Novel compounds from sphagnum bog bacteria kills Mycobacterium tuberculosis
Thursday, September 15, 2016 — Poster Session III
- M Espinoza-Moraga
- HI Boshoff
- CE Barry 3rd
Bacterial natural products are a varied and rich source of undiscovered anti-tuberculosis (TB) drugs with unique scaffolds and/or novel mechanisms of action. Due to the threats of increasing TB drug resistance, we are in urgent need of new drugs to treat the disease. Sphagnum peat bogs are acidic and hypoxic environments, conditions similar to those encountered in tuberculous granulomas. Moreover, these habitats are major natural reservoirs of mycobacterial and competing species. These factors support sphagnum peat bogs as ideal sources of antitubercular compounds. Here we report novel compounds from bog bacteria capable of selectively inhibiting M. tuberculosis. Bog bacteria, including Pedobacter, Pantoea, Pseudomonas, Chryseobacterium, Streptomyces, Burkholderia and Variovorax were found to produce secondary metabolites active against M. tuberculosis. Two positive hits, identified as Variovorax paradaxus and Chryseobacterium sp., were selected for whole genome sequencing based on scarce prior reports of associated natural products and exclusive and potent activity of the active agents against M. tuberculosis (MIC 100 µg/ml). Three novel non-ribosomal peptide (NRP) or hybrid NRP/polyketide (PK) biosynthetic gene clusters were identified for V. paradaxus, and one PK for Chryseobacterium sp. Based on the in silico predict structure, bioactivity-guided fractionation and spectrometric tools, two new compounds were identified. Our findings indicate that two novel compounds with unique scaffolds and/or novel mechanisms of action can be fully isolated and characterized from V. paradaxus and Chryseobacterium sp. These compounds have the potential to form a basis for new anti-TB classes addressing bacterial targets that are currently underexploited.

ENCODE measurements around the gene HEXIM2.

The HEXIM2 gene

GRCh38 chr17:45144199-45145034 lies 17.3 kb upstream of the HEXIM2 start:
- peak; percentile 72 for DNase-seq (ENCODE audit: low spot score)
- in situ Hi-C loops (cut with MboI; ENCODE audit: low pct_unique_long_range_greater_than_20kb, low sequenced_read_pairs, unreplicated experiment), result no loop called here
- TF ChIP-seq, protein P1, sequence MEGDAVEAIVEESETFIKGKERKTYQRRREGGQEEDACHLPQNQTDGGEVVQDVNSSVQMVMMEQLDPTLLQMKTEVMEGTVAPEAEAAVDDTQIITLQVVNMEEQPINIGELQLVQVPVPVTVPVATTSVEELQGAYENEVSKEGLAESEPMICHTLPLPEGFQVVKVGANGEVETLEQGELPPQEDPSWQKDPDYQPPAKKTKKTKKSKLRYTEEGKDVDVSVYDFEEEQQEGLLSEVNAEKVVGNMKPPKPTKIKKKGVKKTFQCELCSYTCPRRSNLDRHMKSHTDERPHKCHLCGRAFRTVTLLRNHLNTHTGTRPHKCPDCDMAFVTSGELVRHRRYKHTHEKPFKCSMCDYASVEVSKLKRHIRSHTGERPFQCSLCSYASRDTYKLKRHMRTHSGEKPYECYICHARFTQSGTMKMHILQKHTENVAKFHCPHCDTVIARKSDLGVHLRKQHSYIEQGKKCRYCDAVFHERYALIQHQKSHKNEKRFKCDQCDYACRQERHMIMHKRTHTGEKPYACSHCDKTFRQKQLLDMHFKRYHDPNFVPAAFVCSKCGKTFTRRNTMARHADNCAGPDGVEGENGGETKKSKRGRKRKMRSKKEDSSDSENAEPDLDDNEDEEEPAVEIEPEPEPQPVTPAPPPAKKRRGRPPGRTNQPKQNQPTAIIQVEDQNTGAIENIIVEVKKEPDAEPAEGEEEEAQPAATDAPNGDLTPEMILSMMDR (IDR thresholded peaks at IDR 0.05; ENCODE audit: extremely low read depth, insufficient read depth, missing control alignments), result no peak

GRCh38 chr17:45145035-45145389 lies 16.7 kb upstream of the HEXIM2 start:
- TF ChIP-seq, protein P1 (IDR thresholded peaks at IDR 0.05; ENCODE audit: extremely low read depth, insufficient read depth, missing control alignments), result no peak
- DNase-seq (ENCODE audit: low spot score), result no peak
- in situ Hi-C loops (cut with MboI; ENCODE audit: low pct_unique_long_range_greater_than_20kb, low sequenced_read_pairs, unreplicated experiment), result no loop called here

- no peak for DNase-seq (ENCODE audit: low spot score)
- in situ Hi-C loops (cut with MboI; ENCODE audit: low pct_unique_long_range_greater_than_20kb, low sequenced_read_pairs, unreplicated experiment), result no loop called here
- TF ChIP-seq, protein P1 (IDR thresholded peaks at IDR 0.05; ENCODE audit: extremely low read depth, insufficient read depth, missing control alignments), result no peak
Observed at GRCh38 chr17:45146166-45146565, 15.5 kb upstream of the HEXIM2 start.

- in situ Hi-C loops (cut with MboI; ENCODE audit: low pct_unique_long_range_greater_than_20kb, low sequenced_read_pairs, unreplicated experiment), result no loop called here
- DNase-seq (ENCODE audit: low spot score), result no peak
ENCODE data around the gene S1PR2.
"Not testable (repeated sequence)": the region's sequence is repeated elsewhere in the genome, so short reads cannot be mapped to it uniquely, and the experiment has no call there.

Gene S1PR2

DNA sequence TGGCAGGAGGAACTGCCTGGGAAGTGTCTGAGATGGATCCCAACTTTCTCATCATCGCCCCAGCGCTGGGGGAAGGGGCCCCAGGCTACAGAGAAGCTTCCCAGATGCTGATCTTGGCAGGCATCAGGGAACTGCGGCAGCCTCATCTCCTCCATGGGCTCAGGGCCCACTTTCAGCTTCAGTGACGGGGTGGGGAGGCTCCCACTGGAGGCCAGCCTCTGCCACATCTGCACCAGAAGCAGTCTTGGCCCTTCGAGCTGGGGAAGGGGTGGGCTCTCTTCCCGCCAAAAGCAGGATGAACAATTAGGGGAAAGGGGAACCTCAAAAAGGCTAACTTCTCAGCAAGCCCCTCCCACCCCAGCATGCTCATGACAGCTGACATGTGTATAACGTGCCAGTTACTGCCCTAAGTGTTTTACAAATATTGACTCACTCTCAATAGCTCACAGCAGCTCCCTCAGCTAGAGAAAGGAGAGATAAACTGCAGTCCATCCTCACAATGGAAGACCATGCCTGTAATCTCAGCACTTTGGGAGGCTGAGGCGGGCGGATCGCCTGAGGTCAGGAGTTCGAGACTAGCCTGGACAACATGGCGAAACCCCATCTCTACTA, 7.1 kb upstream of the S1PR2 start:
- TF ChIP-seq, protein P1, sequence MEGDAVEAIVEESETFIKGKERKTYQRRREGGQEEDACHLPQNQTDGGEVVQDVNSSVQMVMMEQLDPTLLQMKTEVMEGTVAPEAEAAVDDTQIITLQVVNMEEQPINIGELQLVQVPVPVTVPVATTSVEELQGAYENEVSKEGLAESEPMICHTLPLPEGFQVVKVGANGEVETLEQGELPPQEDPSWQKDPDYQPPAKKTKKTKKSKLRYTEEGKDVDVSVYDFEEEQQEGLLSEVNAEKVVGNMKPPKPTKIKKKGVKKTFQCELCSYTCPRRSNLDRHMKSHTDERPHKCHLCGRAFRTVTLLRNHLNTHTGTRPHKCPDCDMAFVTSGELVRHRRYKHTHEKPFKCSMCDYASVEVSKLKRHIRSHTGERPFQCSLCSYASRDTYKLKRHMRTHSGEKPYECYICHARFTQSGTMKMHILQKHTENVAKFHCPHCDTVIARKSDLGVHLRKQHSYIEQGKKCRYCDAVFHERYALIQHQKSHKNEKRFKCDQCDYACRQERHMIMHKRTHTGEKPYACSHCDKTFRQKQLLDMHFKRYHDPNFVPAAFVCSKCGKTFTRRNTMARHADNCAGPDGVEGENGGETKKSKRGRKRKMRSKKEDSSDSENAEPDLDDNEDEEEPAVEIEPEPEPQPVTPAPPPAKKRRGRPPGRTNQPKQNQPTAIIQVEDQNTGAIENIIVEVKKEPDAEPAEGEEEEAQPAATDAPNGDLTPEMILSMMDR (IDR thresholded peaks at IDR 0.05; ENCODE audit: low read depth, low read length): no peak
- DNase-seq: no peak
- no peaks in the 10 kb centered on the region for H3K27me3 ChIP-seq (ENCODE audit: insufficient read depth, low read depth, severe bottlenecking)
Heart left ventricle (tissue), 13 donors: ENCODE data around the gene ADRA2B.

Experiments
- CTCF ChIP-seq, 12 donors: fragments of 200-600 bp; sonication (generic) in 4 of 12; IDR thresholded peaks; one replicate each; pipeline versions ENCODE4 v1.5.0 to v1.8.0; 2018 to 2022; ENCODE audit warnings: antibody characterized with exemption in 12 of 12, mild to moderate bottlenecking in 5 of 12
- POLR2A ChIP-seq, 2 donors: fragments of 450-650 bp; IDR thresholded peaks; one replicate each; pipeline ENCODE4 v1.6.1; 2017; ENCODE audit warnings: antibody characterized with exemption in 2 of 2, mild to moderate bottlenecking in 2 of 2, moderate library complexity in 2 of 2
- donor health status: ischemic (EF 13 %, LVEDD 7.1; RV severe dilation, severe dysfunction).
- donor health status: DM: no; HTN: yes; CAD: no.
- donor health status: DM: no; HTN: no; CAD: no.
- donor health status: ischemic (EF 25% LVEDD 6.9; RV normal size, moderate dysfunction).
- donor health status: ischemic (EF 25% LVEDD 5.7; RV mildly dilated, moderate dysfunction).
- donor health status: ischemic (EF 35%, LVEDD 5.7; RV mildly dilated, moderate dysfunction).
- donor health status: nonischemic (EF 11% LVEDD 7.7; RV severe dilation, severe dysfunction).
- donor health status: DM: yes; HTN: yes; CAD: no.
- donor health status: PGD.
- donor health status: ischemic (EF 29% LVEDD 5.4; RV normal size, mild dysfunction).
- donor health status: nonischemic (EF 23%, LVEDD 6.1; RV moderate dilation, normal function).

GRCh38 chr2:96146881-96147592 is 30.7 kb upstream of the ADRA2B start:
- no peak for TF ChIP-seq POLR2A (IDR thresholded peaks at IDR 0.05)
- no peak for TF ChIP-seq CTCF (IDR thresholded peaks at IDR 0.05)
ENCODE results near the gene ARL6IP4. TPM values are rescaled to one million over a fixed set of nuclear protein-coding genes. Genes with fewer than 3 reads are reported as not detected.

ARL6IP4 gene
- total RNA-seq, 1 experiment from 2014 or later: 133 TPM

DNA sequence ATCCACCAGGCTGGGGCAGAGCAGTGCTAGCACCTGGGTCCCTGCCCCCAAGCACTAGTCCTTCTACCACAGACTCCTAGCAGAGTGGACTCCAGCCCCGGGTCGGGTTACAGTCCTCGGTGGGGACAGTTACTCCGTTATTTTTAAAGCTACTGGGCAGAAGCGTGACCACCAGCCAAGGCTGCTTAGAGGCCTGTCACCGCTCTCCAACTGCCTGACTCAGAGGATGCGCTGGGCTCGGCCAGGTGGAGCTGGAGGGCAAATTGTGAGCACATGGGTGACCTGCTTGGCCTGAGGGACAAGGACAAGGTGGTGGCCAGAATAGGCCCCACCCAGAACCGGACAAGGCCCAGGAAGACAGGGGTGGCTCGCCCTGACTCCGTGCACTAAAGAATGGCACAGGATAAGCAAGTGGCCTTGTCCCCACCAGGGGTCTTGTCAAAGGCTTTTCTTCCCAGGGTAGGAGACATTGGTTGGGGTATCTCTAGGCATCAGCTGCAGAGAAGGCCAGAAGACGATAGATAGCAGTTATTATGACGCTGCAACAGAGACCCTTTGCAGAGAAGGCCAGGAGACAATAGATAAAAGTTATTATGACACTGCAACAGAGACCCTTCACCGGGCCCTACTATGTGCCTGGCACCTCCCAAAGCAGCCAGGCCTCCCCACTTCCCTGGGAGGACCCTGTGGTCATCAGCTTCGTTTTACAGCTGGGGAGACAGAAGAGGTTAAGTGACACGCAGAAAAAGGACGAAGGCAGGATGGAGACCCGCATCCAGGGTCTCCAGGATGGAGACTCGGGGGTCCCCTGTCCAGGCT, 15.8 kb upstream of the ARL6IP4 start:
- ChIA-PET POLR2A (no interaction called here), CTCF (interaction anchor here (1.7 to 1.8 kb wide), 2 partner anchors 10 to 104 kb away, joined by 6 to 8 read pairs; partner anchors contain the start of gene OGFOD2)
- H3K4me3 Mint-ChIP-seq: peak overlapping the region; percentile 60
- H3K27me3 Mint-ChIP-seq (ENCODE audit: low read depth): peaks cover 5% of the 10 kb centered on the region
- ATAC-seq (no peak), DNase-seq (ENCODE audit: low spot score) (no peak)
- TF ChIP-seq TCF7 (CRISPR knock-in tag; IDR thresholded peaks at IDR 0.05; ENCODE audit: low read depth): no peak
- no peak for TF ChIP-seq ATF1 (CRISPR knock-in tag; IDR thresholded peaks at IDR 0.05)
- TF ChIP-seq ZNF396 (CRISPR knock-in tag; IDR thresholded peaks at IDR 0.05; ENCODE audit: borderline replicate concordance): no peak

Category: Microbiology and Infectious Diseases